Hand, foot and mouth disease (HFMD) is generally a mild disease characterized by a low-grade fever accompanied by skin lesion on the limbs and mouth in young children. However, it can also result in complications leading to fatality. A plethora of viruses from the genus Enterovirus have been associated with HFMD to date. Major outbreaks have been occurring throughout the region in cycles of two to three years intervals in recent years, each outbreak being characterized by slightly different serotypes of viruses, with the most common being human enterovirus 71 (EV-71) and coxsackievirus A16 (CVA16). Although most HFMD cases are mild, the increasing frequency and severity of recent outbreaks, with a number of them reaching epidemic levels, the disease is emerging as a major public health concern in the region, including Singapore.
Despite the associated health risks and threat of HFMD to public health, there is no vaccine or therapeutic regime available. This is compounded by the limited research progress in understanding enteroviruses in the last 20 years after the eradication of poliomyelitis in most countries. Hence, the objective of the laboratory is to develop novel and effective anti-viral strategies against HFMD-causing enteroviruses while at the same time understanding the biology of this diverse group of viruses to fuel translational anti-enteroviral research.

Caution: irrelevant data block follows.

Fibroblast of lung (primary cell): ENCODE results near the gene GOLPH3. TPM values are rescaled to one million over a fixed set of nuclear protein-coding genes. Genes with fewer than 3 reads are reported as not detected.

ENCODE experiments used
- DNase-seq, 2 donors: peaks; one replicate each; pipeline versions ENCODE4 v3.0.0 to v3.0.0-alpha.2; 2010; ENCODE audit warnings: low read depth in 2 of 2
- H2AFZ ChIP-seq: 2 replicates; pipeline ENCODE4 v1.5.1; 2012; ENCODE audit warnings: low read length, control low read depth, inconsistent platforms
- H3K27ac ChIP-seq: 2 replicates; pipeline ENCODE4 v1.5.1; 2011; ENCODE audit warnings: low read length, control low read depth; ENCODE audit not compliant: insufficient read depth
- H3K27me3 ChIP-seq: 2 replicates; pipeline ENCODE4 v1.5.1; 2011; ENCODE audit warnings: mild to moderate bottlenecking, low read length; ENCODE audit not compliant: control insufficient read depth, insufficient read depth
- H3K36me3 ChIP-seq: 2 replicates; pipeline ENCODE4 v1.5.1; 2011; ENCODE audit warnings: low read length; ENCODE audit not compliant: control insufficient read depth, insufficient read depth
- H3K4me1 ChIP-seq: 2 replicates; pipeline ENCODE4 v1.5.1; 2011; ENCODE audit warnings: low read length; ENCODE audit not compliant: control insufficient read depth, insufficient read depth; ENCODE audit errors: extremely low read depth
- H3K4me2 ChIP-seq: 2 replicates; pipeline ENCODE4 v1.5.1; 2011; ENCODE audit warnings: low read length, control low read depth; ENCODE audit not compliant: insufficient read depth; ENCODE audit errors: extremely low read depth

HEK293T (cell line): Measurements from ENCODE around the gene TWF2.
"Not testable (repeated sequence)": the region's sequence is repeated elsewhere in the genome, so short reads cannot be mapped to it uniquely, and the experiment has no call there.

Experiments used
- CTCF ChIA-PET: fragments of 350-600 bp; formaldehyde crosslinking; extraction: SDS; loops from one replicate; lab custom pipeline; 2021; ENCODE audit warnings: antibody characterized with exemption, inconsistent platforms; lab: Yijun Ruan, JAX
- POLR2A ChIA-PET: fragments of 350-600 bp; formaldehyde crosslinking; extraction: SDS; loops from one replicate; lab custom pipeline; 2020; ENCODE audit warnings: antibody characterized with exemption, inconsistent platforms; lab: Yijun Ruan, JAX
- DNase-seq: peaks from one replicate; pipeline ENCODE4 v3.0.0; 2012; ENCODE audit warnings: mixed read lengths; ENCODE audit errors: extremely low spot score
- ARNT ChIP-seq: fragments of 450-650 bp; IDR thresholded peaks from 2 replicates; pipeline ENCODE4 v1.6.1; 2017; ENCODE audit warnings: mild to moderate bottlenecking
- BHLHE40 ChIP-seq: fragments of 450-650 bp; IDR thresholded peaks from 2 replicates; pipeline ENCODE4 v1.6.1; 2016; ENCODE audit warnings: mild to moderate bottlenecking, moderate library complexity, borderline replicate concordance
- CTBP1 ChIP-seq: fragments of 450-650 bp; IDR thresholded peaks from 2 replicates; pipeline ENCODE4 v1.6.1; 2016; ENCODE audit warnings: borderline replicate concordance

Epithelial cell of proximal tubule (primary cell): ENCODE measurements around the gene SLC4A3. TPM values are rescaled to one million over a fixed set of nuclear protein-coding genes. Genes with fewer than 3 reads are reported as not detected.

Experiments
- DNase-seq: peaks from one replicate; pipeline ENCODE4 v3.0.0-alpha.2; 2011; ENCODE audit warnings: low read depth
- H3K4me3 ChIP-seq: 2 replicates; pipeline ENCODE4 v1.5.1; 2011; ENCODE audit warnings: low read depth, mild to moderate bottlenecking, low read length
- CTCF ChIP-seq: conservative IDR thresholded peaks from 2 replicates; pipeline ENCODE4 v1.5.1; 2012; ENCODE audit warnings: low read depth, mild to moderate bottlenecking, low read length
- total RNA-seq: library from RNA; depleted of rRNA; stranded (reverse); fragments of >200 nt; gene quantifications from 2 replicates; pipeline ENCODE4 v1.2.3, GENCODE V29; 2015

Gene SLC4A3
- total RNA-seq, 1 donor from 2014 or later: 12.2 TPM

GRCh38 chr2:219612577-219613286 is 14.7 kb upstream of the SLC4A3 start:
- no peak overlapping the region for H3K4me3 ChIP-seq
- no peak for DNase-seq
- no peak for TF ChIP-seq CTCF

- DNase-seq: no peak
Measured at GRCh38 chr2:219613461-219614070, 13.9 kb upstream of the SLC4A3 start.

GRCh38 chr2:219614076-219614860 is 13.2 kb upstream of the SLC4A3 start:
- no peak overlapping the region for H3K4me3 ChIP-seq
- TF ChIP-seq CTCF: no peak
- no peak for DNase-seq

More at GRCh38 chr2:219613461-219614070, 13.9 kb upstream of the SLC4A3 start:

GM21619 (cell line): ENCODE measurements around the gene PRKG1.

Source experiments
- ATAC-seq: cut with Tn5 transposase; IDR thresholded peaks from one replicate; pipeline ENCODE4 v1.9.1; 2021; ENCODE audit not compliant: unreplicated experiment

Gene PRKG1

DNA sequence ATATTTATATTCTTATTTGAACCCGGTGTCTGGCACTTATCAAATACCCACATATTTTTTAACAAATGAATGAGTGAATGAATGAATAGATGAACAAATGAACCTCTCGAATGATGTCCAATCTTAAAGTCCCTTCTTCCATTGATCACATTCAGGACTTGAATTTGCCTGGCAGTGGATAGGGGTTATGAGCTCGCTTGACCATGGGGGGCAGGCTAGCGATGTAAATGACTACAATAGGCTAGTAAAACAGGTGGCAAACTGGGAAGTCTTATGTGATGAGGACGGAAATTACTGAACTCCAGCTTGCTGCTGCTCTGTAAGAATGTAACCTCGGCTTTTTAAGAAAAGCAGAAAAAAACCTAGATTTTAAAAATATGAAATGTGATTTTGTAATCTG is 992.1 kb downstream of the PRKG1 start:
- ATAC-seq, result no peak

High throughput screens and animal model of infection for human enteroviruses.
The laboratory has established highly versatile cell-based high throughput screens for human enteroviruses and specializes in the evaluation of therapeutic molecules or vaccine candidates in established murine model of enteroviral infection. We seek collaborations in the following areas:
Development of novel diagnostics approaches for human enteroviruses.
- Evaluation of antiviral strategies (antiviral molecules, vaccine candidates, molecular genomics and nanotechnology) against HFMD.
- Validation of antiviral or vaccine candidates in our established enteroviral animal model.